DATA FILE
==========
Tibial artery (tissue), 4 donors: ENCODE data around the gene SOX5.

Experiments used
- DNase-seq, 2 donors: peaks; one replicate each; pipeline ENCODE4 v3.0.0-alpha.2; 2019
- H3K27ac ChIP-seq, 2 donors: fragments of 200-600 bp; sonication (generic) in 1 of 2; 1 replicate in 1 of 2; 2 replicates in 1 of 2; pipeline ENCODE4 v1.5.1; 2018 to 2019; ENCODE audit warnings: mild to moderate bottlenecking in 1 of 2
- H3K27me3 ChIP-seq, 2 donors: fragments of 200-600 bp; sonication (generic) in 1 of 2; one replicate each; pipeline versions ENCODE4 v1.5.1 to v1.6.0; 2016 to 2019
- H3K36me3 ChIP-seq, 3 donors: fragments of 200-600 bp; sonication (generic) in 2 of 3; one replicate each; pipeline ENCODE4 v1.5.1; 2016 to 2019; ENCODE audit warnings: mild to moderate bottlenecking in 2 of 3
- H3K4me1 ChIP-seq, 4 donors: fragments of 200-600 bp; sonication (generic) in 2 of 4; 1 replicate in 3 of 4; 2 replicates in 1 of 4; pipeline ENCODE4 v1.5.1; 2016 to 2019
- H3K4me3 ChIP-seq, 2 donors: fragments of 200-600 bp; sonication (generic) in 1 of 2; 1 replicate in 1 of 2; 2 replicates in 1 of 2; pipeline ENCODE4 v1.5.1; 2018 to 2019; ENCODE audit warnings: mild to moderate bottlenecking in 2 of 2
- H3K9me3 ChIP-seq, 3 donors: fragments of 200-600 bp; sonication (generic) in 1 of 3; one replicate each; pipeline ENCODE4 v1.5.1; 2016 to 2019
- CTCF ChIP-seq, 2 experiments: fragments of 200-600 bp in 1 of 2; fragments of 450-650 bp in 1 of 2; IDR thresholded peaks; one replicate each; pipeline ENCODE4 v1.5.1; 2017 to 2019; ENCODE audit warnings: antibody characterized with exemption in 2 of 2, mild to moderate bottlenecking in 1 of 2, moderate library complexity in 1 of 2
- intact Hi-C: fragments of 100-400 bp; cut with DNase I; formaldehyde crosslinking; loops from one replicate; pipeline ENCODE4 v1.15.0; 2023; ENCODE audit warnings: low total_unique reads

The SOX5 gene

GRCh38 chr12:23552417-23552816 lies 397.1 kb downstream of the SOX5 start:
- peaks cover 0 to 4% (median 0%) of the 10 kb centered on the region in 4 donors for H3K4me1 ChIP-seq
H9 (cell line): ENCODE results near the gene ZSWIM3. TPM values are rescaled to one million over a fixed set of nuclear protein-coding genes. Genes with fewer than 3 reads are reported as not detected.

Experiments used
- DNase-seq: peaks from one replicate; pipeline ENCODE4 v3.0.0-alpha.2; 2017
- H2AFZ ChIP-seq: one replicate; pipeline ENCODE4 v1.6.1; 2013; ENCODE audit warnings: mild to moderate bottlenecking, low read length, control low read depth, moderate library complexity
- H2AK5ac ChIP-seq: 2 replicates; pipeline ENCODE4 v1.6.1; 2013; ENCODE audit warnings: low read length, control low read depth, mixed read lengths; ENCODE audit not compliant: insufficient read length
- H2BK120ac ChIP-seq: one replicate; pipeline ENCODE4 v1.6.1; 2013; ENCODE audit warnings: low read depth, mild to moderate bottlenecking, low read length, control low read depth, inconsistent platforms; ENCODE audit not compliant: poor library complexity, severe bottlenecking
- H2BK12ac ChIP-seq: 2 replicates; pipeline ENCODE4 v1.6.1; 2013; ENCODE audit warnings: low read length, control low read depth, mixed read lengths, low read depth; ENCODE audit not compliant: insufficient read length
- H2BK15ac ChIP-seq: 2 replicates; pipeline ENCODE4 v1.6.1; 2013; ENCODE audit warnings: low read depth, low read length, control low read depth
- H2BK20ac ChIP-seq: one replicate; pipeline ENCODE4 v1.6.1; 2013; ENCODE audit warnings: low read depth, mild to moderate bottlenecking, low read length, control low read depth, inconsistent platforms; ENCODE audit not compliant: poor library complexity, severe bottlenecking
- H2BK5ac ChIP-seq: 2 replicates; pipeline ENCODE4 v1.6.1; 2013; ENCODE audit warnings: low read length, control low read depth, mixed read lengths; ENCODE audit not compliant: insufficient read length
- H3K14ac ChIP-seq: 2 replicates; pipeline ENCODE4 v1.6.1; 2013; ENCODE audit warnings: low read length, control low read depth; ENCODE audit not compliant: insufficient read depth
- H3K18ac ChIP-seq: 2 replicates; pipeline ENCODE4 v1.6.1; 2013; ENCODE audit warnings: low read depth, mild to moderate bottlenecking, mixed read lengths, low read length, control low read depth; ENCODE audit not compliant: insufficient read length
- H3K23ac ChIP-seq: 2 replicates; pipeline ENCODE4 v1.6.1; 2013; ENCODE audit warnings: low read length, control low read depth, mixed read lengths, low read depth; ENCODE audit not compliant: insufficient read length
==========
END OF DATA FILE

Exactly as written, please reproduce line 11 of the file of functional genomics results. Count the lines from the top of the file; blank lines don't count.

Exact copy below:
- intact Hi-C: fragments of 100-400 bp; cut with DNase I; formaldehyde crosslinking; loops from one replicate; pipeline ENCODE4 v1.15.0; 2023; ENCODE audit warnings: low total_unique reads